5. “It is rocket fuel for assets. Whether those are housing markets, or whether those are capital purchases like cars or vacations, or stocks in this case if we’re still under a lockdown, these things are just gonna go to the moon for a while and so you just have to be long. Everybody who’s trying to understand why you shouldn’t be long, I think is going to regret it for at least the next 18 to 24 months.” – arguing that shrinking consumer credit-card debts, ballooning savings, and a record amount of funds in money markets will drive markets higher.
6. “Building products, cars, energy systems, batteries, retail infrastructure, robots, transforming financial services to be fair for everybody – that’s not trading derivatives and playing gotcha. That was not real value, those people were just shuffling shells around. This time it is different because people are making tangible things you can touch and feel.” – explaining why the current market boom won’t lead to a repeat of the 2008 financial crisis.
7. “There’s a massive inequality gap in the United States. There’s trillions of dollars sitting inside of 401(k)s, they need to be allocated into things that can be fast-growing so that normal ordinary Americans can generate savings for their future retirement, for their homes, for their ability to pay for college. You’re not gonna do that by owning American Express. Those companies are dormant, legacy businesses, that game is over.”
8. “I don’t think it’s peak SPAC. You have to have a simple on-ramp to the public markets, a SPAC represents that. There are really going to be IPOs, initial public offerings, and now IPMs, initial public mergers, and it’s just gonna be the two ways that things are done.”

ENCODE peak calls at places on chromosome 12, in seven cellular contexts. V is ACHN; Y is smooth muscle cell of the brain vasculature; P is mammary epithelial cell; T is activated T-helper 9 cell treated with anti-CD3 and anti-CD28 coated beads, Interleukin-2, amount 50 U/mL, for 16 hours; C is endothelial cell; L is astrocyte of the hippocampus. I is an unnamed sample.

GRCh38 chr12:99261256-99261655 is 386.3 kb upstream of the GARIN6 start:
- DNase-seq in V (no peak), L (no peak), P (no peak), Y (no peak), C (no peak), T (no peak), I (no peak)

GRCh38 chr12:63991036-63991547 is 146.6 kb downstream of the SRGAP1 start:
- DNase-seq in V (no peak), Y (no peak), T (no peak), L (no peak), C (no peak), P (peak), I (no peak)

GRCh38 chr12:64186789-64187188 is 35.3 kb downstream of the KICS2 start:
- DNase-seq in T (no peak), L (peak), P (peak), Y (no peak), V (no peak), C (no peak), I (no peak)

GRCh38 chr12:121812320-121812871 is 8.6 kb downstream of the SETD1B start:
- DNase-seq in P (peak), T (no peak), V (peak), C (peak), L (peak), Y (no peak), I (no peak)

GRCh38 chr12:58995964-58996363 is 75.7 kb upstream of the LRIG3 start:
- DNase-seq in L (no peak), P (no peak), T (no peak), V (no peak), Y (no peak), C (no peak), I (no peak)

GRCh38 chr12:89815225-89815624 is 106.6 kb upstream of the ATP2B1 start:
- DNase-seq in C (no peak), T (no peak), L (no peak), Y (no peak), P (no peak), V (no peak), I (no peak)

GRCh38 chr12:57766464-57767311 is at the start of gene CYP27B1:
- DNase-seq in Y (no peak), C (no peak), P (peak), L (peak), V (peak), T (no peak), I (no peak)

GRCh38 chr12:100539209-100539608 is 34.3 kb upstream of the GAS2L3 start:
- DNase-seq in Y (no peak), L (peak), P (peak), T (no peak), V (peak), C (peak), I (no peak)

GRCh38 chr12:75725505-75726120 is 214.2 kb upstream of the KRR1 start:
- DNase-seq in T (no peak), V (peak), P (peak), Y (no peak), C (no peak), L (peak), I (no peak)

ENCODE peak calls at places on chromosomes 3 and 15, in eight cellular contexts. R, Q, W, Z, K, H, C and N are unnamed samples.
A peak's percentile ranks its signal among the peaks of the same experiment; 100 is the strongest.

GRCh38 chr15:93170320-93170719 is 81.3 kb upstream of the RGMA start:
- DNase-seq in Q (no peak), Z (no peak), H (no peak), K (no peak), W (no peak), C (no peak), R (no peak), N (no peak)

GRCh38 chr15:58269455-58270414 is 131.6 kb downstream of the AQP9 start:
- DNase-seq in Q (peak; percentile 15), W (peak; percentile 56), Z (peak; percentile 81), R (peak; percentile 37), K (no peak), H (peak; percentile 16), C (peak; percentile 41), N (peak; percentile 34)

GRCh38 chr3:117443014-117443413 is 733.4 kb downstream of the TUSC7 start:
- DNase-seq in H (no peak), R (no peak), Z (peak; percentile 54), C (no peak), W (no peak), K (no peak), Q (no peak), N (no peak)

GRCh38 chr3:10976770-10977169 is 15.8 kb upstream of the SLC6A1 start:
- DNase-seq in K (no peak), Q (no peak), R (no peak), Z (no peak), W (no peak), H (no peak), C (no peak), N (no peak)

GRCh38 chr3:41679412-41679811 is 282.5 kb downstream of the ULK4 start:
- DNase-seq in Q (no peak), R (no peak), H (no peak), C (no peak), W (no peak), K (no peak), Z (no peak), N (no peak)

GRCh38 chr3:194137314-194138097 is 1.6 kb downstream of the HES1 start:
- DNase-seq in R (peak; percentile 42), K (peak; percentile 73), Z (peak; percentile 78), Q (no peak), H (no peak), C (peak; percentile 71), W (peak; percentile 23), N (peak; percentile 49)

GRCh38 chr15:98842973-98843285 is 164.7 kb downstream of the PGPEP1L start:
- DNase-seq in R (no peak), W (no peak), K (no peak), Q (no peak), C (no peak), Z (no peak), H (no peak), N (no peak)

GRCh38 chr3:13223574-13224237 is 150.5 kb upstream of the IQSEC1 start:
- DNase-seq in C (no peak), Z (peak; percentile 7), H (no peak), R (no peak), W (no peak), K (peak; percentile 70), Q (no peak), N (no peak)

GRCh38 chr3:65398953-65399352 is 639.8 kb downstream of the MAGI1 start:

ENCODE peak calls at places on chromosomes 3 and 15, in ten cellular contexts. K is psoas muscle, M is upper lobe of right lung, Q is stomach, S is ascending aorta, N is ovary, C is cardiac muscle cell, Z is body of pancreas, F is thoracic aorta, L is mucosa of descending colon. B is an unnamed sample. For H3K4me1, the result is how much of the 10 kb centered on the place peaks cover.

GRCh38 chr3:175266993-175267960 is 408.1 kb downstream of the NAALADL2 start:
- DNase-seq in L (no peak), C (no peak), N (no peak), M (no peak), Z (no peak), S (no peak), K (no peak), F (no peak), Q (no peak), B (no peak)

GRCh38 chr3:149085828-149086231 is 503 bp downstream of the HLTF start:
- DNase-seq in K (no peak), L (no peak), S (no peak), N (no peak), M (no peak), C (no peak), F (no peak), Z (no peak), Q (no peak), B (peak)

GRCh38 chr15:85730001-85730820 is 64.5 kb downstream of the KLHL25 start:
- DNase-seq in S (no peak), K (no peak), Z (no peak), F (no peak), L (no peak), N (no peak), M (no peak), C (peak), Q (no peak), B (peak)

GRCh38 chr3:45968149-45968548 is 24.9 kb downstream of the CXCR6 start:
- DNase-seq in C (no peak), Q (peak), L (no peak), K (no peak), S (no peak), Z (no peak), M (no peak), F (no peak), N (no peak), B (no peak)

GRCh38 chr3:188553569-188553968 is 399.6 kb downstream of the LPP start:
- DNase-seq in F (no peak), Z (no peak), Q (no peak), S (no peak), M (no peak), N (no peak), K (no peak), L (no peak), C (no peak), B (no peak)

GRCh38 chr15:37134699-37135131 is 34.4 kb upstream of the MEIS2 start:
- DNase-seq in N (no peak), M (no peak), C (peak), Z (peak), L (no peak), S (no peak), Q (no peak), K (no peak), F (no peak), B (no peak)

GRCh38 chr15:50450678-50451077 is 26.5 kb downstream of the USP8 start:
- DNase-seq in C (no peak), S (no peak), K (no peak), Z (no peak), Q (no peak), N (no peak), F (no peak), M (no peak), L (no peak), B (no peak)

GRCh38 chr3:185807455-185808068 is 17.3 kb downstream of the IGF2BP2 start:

9. “Look at the amount of money we waste as a country on all kinds of random nonsense. We let politicians run into the Capitol, hang around for 2, 4, 6 years and then just take from the till.”
10. “Can you play the clip in 2012 and 2013 when it was at $200 and everybody was laughing at me on CNBC every time I would talk about Bitcoin? Where is it going? It’s probably going to $100,000, then $150,000, then $200,000.” – Palihapitiya didn’t specify a timeframe, saying it could take five or 10 years for Bitcoin to reach those prices.
11. “We really do need to have some kind of insurance we can keep under our pillow that gives us some access to an uncorrelated hedge. It’s going to eventually transition to something much more important but for right now, the fabric of society is frayed and until we figure out how to make it better, it’s time to just have a little schmuck insurance on the side.” – suggesting that events such as the siege on the Capitol have sapped faith in leaders and institutions, fueling demand for Bitcoin.
12. “It amplifies echo chambers on purpose and by design. If you’re somebody who for whatever reason feels disenfranchised, you can find a corner of the internet where you can amplify your worst fears, and unfortunately 90% of that activity now happens inside of Facebook.”
13. “We optimize for short-term profitability at the sake of our democracy. What we left in tatters was any sense that there was any sort of moral or ethical imperative that would govern decision making at that company. And so that saddens me for the people that work there.” – sharing his feelings as an ex-Facebook employee on the social network’s role in spreading the disinformation that led to protesters storming the Capital.
14. “There are people inside of that company who are building these things that are amplifying the lobotomization, the intellectual cornering of people so that they cannot learn what’s truly happening, so that their worst fears and their worst concerns are amplified. We need to do a better job of understanding that that diet is unhealthy. Now that you sell cigarettes that cause cancer, there need to be labels, they need to be put behind the counter, they need to be far away from the children’s reach.” – arguing that Facebook should be legally treated as a publisher and face tougher regulations.
15. “We just have to have a real ‘come to Jesus’ in this country about what’s truly important.”